Chris Wallace: Working at Fox had become ‘unsustainable’
Former Fox News anchor Chris Wallace shed light on his reason for leaving the network late last year, saying it had grown increasingly difficult to reconcile some of the opinions being expressed by its top hosts.
“I just no longer felt comfortable with the programming at Fox,” Wallace told The New York Times in his first interview since his departure. “I’m fine with opinion: conservative opinion, liberal opinion … But when people start to question the truth — Who won the 2020 election? Was Jan. 6 an insurrection? — I found that unsustainable.”
Wallace, who was an anchor at Fox News for decades, hosting “Fox News Sunday” and moderating several presidential debates — sent shock waves through the political media landscape in December when he announced he would be leaving his job at the cable news giant.
Hours after his announcement, CNN revealed Wallace would be joining its new streaming service, CNN+, which launches this week. The streaming service will feature a number of news and feature shows from CNN’s top talent, including a sit-down interview-style program hosted by Wallace.
In the interview with the Times, Wallace confirmed reports that he had grown uncomfortable with comments and segments from leading Fox hosts about the 2020 presidential election and Jan. 6, 2021, attack on the U.S. Capitol by supporters of former President Trump.
“Before, I found it was an environment in which I could do my job and feel good about my involvement at Fox,” Wallace said. “And since November of 2020, that just became unsustainable, increasingly unsustainable as time went on.”
Fox, Wallace added, has “changed” over the last year and a half.
“Some people might have drawn the line earlier, or at a different point,” he said. “I think Fox has changed over the course of the last year and a half. But I can certainly understand where somebody would say, ‘Gee, you were a slow learner, Chris.’ ”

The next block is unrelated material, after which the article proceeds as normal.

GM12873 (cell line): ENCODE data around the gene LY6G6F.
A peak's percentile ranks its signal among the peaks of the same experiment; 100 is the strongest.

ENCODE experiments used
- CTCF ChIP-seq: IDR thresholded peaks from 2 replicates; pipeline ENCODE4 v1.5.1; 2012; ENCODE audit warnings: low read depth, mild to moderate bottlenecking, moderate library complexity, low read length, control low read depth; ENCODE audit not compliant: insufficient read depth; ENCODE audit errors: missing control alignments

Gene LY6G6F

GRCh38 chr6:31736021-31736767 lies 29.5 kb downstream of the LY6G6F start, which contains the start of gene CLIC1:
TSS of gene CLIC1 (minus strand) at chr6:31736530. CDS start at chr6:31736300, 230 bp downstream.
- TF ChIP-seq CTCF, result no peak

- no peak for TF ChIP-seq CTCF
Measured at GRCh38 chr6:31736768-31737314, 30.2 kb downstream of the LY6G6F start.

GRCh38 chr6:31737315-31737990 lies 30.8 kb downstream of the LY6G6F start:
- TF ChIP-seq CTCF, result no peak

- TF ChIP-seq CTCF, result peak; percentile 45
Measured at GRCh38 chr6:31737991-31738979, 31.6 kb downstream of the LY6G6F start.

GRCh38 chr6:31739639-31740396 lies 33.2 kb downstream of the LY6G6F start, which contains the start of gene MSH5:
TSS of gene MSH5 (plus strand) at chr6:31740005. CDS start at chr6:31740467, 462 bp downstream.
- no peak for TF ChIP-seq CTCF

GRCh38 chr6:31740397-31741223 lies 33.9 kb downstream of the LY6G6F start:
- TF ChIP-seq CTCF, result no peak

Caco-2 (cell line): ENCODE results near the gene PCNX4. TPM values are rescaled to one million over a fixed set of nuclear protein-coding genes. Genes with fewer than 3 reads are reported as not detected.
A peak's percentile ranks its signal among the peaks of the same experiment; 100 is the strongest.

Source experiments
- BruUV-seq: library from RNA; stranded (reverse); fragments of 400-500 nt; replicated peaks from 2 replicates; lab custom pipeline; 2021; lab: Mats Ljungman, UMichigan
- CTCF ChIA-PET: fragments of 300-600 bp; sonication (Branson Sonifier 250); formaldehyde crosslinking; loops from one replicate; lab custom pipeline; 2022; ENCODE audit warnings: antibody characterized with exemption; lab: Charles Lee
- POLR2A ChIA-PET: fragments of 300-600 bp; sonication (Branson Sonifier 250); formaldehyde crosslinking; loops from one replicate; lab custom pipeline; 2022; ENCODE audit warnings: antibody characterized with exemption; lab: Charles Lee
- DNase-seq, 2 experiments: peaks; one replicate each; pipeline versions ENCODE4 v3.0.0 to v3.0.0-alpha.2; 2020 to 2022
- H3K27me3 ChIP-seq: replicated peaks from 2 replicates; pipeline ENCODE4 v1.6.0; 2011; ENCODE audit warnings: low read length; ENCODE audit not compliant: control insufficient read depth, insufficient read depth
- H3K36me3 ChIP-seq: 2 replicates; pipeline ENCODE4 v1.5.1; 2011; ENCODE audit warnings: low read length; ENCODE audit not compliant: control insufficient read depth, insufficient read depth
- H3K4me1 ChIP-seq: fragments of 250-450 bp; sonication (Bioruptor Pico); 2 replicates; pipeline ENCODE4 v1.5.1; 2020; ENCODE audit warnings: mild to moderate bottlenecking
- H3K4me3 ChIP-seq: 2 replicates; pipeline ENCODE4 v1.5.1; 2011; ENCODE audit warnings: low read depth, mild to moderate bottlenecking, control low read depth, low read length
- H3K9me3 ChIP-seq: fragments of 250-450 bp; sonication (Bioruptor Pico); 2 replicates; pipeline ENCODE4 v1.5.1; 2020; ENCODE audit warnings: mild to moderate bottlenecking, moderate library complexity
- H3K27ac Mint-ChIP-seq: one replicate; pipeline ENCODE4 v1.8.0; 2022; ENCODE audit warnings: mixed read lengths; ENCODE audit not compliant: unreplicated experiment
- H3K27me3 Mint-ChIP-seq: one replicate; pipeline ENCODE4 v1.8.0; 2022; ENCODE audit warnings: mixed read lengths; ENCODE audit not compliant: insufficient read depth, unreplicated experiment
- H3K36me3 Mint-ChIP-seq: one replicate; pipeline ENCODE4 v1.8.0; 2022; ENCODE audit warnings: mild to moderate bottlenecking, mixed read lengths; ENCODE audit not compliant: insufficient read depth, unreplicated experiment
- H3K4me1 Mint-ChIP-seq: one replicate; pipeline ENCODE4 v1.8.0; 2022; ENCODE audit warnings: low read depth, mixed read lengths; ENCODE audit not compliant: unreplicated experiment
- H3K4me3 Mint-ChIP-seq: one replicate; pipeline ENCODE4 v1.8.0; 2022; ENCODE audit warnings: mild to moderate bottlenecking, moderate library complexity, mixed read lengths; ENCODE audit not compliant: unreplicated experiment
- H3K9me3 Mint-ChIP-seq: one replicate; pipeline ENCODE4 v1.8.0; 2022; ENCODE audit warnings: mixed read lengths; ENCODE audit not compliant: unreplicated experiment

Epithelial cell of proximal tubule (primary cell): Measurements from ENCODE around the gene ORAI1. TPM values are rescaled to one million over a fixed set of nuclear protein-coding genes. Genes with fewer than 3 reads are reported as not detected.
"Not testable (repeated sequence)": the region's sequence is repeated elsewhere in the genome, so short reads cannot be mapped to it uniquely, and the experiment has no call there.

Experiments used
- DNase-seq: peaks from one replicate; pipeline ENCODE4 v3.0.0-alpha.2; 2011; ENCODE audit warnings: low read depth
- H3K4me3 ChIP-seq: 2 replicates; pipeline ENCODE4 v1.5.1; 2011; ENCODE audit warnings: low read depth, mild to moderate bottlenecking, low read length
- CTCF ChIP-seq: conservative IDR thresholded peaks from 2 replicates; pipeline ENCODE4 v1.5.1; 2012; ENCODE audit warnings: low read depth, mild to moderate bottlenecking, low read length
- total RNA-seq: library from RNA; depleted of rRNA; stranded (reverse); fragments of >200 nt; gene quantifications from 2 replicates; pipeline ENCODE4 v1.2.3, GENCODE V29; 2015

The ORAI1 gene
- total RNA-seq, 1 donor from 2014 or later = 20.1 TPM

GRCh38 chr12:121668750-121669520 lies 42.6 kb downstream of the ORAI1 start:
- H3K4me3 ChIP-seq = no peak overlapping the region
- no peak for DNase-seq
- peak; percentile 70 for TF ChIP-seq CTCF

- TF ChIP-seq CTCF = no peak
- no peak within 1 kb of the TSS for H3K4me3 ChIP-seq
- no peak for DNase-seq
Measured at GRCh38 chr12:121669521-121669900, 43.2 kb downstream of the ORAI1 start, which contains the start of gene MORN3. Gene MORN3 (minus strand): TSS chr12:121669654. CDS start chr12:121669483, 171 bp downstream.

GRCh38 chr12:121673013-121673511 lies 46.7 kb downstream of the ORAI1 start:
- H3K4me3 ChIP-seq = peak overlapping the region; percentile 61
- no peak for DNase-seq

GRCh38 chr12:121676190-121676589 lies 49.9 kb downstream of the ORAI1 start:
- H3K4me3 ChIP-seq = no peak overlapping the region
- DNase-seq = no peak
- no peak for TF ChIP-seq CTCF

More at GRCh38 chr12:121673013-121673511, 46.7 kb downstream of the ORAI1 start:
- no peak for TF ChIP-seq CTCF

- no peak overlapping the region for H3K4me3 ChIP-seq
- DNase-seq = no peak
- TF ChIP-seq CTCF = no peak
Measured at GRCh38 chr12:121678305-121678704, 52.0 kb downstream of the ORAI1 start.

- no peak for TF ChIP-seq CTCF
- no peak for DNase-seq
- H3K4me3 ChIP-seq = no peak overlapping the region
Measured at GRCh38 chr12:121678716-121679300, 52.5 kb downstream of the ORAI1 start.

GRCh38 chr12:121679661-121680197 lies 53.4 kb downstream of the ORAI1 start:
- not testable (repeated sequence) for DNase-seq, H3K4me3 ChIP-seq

Wallace has also criticized other cable news channels in recent months, telling the Financial Times last November other networks participate in the “same kind of feedback loop,” as Fox, adding large cable news companies wouldn’t be putting partisan opinion programing on the air “if there weren’t a market for it.”
The launch of CNN’s streaming service comes during a time of change in its leadership and ownership.
Former network President Jeff Zucker was forced to resign last month following revelations of a romantic relationship he was having with a coworker and an ethics scandal involving prime-time anchor Chris Cuomo. CNN’s parent company, WarnerMedia, is currently undergoing a massive merger with media conglomerate Discovery, which appointed former “Late Show” executive producer and “Morning Joe” visionary Chris Licht as CNN’s new president.
Wallace called the circumstances surrounding the departure of Zucker “not ideal” and confirmed he had spent “a lot of 2021 looking to see if there was a different place for me to do my job,” before being hired by the former CNN boss.
“I wanted to get out of politics,” Wallace said. “Doing a Sunday show on the incremental change from week to week in the Build Back Better plan began to lose its attraction.”
Updated at 11:54 a.m.
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